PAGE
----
GDB is the GNU project debugger. It can be used to see what a program is doing or what it was doing when it crashed. GDB can be used with a variety of languages. Because I’m learning C++, I’m going to explain it in the context of C++.

Adding debugging symbols

One of the stages of the compilation of a C++ program is to generate an object file (file.o). This object file contains what is called a symbol table, which contains each identifier in the code with information associated with it (type, constness, etc…).

If we want to be able to use GDB in one of our programs we need to add debugging information to this table (debug symbols). To add debug symbols to our binary we use the -g flag:

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g++ -g main.cpp -o program

A program to debug

To make it easy to understand what we are doing. Lets create a simple program to debug.

main.cpp:

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#include <iostream>
#include "math_stuff.h"

void printSomeNumbers() {
  for (int i = 0; i < 10; i++) {
    std::cout << i << '\n';
  }
}

int main()
{
  std::cout << "Start of the program\n";

  printSomeNumbers();
  int num = math_stuff::addNumbers(4, 5);
  std::cout << math_stuff::printNumberPlus5(num) << '\n';

  std::cout << "End of the program\n";
}

math_stuff.h

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namespace math_stuff {
  int addNumbers(int a, int b);
  int printNumberPlus5(int number);
}

math_stuff.cpp

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namespace math_stuff {
  int addNumbers(int a, int b) {
    return a + b;
  }

  int printNumberPlus5(int number) {
    return number + 3;
  }
}

To compile this program with debugging symbols we can use:

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g++ -g main.cpp math_stuff.cpp -o program

Debugging a program

Lets say there is an issue in our program and we want to debug it. We know there is something wrong in line 16 of main.cpp, so let’s set a breakpoint.

We start by opening our program with GDB:

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gdb program

Once in GDB we can add a breakpoint (b is short for breakpoint):

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b main.cpp:16

And run the program (r is short for run):

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r

The program will execute until the line where we set the breakpoint:

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(gdb) r
Starting program: /home/adrianancona/repos/c++/program
Start of the program
0
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9

Breakpoint 1, main () at main.cpp:16
16    std::cout << math_stuff::printNumberPlus5(num) << '\n';

GDB stops before executing line 16. One thing we might want to do here is see the current value of num (p is short for print):

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p num

Will output something like this:

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$1 = 9

You can use p to print the result of any valid expression. For example, we can see what printNumberPlus5 returns:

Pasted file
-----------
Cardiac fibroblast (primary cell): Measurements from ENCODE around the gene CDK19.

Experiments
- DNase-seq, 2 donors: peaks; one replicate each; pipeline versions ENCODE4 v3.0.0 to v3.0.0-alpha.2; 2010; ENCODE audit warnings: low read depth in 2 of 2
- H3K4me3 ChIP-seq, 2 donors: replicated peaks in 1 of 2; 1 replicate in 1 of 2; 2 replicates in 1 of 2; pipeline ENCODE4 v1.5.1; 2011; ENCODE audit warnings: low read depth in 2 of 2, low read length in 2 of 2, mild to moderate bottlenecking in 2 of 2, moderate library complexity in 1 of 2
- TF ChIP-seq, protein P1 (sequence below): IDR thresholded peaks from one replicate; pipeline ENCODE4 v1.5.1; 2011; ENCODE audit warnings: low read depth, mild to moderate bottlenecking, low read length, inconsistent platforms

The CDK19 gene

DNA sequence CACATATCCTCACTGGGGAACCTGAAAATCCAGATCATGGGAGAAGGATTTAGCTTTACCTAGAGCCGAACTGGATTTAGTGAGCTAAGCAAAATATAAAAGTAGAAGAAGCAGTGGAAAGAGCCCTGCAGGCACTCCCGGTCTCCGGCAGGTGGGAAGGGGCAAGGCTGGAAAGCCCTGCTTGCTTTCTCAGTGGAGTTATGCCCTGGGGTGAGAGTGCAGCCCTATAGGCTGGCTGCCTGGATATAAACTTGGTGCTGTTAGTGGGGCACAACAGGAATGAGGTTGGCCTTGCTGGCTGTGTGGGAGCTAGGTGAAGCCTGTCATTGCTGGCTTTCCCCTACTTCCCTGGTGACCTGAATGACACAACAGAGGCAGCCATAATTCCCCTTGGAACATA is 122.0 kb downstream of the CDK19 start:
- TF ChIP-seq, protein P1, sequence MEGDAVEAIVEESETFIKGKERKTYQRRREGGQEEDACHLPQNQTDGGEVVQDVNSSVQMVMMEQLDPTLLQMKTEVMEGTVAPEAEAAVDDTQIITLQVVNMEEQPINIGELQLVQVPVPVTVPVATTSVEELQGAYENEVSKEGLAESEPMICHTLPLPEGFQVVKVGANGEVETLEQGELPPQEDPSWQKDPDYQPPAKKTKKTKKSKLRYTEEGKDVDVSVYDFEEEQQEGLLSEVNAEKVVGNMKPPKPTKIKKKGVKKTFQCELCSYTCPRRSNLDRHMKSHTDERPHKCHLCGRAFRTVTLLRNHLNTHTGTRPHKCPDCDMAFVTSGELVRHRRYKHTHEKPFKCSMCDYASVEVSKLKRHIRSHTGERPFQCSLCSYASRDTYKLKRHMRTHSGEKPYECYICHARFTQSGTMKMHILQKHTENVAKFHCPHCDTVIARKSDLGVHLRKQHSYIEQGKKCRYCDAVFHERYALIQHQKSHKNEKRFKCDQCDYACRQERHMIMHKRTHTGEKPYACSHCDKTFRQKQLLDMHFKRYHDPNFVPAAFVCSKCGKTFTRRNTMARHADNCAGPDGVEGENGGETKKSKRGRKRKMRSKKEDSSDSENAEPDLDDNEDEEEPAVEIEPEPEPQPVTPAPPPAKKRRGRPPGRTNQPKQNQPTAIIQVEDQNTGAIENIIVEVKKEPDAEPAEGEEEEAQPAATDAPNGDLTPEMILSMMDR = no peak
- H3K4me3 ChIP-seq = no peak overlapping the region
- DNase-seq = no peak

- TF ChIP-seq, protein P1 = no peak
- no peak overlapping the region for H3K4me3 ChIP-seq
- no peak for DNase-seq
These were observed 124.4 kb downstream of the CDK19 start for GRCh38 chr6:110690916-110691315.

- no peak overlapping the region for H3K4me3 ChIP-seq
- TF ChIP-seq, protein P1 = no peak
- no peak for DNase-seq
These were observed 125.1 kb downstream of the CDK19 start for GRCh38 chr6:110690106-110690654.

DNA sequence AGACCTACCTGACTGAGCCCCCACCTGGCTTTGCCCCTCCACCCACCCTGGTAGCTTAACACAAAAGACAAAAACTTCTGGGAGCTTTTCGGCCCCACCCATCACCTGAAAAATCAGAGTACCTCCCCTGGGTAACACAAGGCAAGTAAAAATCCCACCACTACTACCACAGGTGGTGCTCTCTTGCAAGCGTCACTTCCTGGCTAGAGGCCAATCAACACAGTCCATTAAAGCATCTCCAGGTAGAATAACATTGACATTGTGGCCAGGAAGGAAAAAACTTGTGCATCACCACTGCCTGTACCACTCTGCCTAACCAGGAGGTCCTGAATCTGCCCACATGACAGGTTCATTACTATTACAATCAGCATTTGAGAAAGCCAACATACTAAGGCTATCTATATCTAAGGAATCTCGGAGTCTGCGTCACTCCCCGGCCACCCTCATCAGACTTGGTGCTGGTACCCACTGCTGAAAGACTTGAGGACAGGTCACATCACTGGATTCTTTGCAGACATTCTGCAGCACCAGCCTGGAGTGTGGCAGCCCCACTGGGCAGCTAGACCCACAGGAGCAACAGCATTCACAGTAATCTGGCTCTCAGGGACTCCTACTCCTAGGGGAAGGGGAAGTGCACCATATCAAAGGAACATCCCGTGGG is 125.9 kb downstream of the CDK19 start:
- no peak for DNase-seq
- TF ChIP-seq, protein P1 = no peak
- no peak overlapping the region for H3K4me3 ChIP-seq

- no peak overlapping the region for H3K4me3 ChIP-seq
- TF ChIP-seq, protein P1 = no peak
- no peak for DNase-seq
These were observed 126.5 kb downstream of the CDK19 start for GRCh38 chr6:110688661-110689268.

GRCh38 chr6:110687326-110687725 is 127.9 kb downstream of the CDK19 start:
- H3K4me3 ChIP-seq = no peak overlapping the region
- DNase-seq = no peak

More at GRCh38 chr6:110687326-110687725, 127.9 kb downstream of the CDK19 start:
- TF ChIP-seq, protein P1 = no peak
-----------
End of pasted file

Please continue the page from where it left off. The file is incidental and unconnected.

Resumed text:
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p math_stuff::printNumberPlus5(num)

By looking at the output, we can see that printNumberPlus5 is not working as expected

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$2 = 12

It should be printing 14 (because num is 9, and 9 + 5 = 14), not 12.

We can step into the function at the current breakpoint (s is short for step):

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s

And we will see the first line of the function:

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math_stuff::printNumberPlus5 (number=9) at math_stuff.cpp:7
7       return number + 3;

It’s adding 3 instead of 5. We found the bug!

There are more things we can do while we are here. We could for example see the call stack to find how we got where we are (bt is short for backtrace):

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bt

Output:

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#0  math_stuff::printNumberPlus5 (number=9) at math_stuff.cpp:7
#1  0x00000000004008a8 in main () at main.cpp:16

It happens often that seeing just the current line is not enough to figure out what the problem is. We can tell GDB to give us a little more context (l is short for list):

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l 7

7 is the line number were we last stopped. The command will show lines sorrounding the given line in the current file (by default 10 lines):

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2     int addNumbers(int a, int b) {
3       return a + b;
4     }
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6     int printNumberPlus5(int number) {
7       return number + 3;
8     }
9   }

We can step out of the current function using the finish command:

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finish

This takes us to the next line in our main function:

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Run till exit from #0  math_stuff::printNumberPlus5 (number=9) at math_stuff.cpp:7
0x00000000004008a8 in main () at main.cpp:16
16    std::cout << math_stuff::printNumberPlus5(num) << '\n';
1: num = 9
Value returned is $4 = 12

Since we are done debugging we can continue the program execution (c is short for continue):

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c

This will continue the execution of the program until it reaches another endpoint, or (in our case) until the program ends.

This are some of the most common use cases for debugging a simple program. I’ll cover more advanced cases in another post.

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